Interpreting Across the Globe No One Size Fits All
The interpreting market is a diverse and complex sector within the language industry. There are different modes — consecutive, simultaneous, and whispered interpreting — and different modalities, i.e. onsite, over-the-phone (OPI), and video-remote interpreting (VRI). There are different types of interpreting, like medical, legal, community, and conference interpreting and all of them come with their own requirements.
So, it’s not surprising that the interpreting market is…well…a bit of a mess.
A lot has happened on the interpreting market in the last few years. On the one hand, interpreting has become more significant and scalable, but there has also been a lot of turmoil and change.
We took this as an incentive to take a closer look at the individual interpreting markets in a number of countries across the globe.
Information contained in this report
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We invested hundreds of hours of research into this project. We conducted more than 20 briefings with in-country experts, ranging from Language Service Providers (LSPs) to associations to interpreters. In addition, we consulted online resources such as websites from governments, associations, and annual reports from large providers.
We wanted to find out how different interpreting markets are run, what is going well, what is not going so well and identify trends, gaps, opportunities to essentially bring some method to the madness.
The 12 countries we examined were the US, the UK, the Netherlands, Australia, Canada, Spain, Belgium, Russia, Denmark, Sweden, Norway, and Finland.
To start off, let’s take a brief look at some key components of the different markets.
In the overwhelming majority of countries, the public sector makes up the largest portion of the market. The exception here is the United States. This is because in the US, the healthcare market is the largest sector but unlike in other countries healthcare is not part of the public sector.
In the split between onsite and remote, the below graph illustrates that in most countries the market for onsite is still the largest one. However, all four Nordic markets and Canada have a considerable remote market. The clear frontrunner for remote interpreting are the Netherlands. It is worth noting that 80% of the market in the Netherlands falls into the public sector, and 80 percent of the market is remote interpreting. Countries looking to move more towards remote interpreting, should take a closer look at the Dutch market.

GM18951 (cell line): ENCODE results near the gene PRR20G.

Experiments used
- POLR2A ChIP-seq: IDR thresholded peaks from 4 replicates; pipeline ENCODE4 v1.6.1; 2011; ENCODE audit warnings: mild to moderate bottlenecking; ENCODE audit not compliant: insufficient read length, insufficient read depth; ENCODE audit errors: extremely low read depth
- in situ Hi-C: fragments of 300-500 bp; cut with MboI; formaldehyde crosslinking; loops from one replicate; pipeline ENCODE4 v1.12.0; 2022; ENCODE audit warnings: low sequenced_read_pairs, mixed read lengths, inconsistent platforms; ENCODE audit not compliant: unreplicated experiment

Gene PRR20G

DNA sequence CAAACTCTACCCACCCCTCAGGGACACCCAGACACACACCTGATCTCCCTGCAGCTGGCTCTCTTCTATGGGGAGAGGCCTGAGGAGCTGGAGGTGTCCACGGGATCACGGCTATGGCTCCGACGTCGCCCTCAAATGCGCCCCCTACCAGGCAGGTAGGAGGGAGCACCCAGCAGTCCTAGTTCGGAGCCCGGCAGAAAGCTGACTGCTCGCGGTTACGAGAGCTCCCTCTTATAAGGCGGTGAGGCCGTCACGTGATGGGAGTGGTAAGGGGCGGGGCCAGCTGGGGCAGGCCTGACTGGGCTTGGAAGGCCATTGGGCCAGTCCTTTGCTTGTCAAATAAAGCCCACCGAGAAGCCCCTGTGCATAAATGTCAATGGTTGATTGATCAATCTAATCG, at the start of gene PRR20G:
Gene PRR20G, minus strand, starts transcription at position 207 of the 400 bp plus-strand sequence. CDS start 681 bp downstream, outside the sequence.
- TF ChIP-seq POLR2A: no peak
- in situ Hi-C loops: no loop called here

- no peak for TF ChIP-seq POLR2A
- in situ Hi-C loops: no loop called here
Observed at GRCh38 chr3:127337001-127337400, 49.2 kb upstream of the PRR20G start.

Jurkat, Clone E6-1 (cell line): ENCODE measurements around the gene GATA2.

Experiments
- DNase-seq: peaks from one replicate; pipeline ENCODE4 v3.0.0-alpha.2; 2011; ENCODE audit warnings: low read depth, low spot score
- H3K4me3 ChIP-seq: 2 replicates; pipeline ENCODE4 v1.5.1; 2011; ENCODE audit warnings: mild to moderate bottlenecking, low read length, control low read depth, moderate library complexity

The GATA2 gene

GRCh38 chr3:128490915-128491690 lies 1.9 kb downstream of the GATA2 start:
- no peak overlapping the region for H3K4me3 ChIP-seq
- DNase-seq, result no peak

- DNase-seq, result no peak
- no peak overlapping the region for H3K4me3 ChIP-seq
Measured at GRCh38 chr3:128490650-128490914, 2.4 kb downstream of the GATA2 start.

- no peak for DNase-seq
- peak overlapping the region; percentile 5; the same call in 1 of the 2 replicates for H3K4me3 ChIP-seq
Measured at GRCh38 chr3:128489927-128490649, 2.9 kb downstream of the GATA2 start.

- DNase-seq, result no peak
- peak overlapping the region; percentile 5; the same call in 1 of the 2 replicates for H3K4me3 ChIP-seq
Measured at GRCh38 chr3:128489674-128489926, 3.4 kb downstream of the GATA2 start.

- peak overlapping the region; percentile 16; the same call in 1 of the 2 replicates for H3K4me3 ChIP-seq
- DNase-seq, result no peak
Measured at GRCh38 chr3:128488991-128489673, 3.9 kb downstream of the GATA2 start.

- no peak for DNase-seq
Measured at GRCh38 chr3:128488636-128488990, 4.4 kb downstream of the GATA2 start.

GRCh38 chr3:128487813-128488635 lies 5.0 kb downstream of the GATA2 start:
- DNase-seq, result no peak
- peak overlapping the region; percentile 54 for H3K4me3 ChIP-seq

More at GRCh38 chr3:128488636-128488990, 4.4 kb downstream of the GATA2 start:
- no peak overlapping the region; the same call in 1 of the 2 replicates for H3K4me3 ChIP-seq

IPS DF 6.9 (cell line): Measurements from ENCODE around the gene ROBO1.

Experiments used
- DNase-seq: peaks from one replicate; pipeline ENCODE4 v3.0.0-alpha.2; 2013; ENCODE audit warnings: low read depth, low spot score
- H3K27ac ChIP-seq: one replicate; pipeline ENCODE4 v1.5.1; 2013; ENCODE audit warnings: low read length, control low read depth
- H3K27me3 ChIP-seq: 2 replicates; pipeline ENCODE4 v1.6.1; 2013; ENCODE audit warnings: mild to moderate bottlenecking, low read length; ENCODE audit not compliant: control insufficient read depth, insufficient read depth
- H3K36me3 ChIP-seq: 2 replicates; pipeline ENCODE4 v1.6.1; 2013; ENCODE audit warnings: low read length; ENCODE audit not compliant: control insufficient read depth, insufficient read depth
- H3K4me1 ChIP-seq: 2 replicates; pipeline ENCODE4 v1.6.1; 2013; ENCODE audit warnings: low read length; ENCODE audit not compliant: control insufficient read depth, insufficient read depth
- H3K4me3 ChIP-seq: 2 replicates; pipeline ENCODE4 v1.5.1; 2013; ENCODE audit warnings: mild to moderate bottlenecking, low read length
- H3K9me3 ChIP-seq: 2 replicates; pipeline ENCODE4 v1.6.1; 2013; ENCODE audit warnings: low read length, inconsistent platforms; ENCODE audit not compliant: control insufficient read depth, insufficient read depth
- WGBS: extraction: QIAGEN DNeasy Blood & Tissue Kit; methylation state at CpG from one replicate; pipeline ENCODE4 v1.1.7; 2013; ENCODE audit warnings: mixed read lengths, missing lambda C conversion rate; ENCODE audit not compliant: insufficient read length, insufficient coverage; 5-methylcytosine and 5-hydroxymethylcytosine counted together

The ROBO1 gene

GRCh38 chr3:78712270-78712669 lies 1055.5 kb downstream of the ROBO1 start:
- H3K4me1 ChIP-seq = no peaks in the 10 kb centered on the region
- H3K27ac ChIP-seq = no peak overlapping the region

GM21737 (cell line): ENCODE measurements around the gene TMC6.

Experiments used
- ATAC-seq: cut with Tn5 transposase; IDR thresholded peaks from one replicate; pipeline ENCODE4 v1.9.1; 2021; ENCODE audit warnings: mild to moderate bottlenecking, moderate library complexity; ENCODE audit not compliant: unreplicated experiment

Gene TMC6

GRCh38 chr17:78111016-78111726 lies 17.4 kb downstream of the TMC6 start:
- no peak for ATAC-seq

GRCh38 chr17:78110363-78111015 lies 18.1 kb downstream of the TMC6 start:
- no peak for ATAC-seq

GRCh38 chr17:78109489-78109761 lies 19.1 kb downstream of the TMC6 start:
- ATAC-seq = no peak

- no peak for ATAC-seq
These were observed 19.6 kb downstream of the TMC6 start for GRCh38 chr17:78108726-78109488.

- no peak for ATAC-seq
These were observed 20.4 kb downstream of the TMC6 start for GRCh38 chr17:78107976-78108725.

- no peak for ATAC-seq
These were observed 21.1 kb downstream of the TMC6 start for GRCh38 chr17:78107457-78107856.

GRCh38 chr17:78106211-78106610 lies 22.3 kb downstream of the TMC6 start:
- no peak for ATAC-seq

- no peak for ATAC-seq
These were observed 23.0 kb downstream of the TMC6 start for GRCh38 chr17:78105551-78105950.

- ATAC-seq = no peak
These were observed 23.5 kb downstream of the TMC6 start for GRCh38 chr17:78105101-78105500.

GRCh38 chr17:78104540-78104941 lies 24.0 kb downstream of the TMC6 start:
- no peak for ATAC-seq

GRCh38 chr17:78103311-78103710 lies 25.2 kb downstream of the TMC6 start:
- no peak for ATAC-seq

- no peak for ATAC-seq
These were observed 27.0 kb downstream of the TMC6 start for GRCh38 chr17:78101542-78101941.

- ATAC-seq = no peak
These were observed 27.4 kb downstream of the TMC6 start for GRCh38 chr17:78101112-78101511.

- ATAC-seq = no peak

We have identified four main sectors for interpreting and while most countries require interpreting services across all of these, the below graph highlights which ones are most dominant in which country.
For some markets the results were quite clear from the beginning, e.g. that medical interpreting is the dominant sector in the US and that courts/legal/police is the dominant sector in the UK. However, there were a few surprising findings:
- In Spain, the market is split almost entirely between court (44-45 percent) and police (42 percent) interpreting. Despite healthcare falling into the public sector, there is next to no medical interpreting in Spain.
- In Belgium the interpreting market centres almost entirely around the national courts and the European institutions. There is some court interpreting, although very little, and essentially no community or medical interpreting.
- In Russia the main interpreting market is conference interpreting for large publicly owned enterprises. Similar to Belgium, there is next to no community and medical interpreting.
We also assessed the level of availability of interpreter certifications per country. In the below overview, the batteries indicate the level of availability per country:
- Three bars: Countries where university degrees, special schools and high level association accreditation are available for interpreting.
- Two bars: Countries that have government certifications, lower level schools, and lower level accreditations available for interpreting.
- One bar: Countries with no official interpreting certifications or accreditations. In these countries, LSPs often train their own interpreters.
When it comes to certifications, it is important to keep in mind that:
- Just because certifications are available, does not mean that it is a requirement to use a certified interpreter (depending on the scenario).